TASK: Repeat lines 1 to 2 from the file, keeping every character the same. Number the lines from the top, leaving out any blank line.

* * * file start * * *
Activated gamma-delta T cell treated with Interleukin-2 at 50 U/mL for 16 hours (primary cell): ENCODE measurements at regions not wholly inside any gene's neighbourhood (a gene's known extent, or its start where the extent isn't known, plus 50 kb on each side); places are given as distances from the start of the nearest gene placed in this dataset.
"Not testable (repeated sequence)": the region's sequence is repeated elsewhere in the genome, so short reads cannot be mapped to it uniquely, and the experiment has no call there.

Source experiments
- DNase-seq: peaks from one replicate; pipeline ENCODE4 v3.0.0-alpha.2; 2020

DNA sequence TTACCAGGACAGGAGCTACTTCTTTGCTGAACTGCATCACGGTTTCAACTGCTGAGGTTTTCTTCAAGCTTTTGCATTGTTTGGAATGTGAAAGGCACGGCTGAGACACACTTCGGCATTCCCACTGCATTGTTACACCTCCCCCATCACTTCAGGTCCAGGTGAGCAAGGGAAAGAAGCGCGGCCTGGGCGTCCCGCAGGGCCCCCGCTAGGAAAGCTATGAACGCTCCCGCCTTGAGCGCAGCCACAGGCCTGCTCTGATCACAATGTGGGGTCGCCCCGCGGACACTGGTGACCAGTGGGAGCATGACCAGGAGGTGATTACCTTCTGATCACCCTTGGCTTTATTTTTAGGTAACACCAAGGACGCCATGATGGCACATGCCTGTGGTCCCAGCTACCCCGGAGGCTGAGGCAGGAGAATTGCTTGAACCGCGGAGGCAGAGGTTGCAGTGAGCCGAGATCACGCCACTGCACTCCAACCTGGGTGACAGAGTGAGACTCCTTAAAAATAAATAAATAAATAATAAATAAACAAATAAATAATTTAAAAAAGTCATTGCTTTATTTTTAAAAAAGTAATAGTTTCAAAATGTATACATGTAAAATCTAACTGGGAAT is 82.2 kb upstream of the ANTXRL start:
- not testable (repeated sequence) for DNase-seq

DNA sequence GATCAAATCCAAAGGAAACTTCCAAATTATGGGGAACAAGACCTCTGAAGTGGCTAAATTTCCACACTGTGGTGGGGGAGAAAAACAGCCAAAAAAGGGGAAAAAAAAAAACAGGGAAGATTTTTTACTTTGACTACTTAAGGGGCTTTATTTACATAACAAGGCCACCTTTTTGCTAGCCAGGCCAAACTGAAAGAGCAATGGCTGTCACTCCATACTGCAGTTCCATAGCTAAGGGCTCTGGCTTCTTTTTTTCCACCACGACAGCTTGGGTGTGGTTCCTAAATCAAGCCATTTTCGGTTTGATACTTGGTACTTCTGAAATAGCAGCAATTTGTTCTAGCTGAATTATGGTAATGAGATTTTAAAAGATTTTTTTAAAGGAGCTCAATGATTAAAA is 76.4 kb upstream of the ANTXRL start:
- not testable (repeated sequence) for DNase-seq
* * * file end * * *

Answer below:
Activated gamma-delta T cell treated with Interleukin-2 at 50 U/mL for 16 hours (primary cell): ENCODE measurements at regions not wholly inside any gene's neighbourhood (a gene's known extent, or its start where the extent isn't known, plus 50 kb on each side); places are given as distances from the start of the nearest gene placed in this dataset.
"Not testable (repeated sequence)": the region's sequence is repeated elsewhere in the genome, so short reads cannot be mapped to it uniquely, and the experiment has no call there.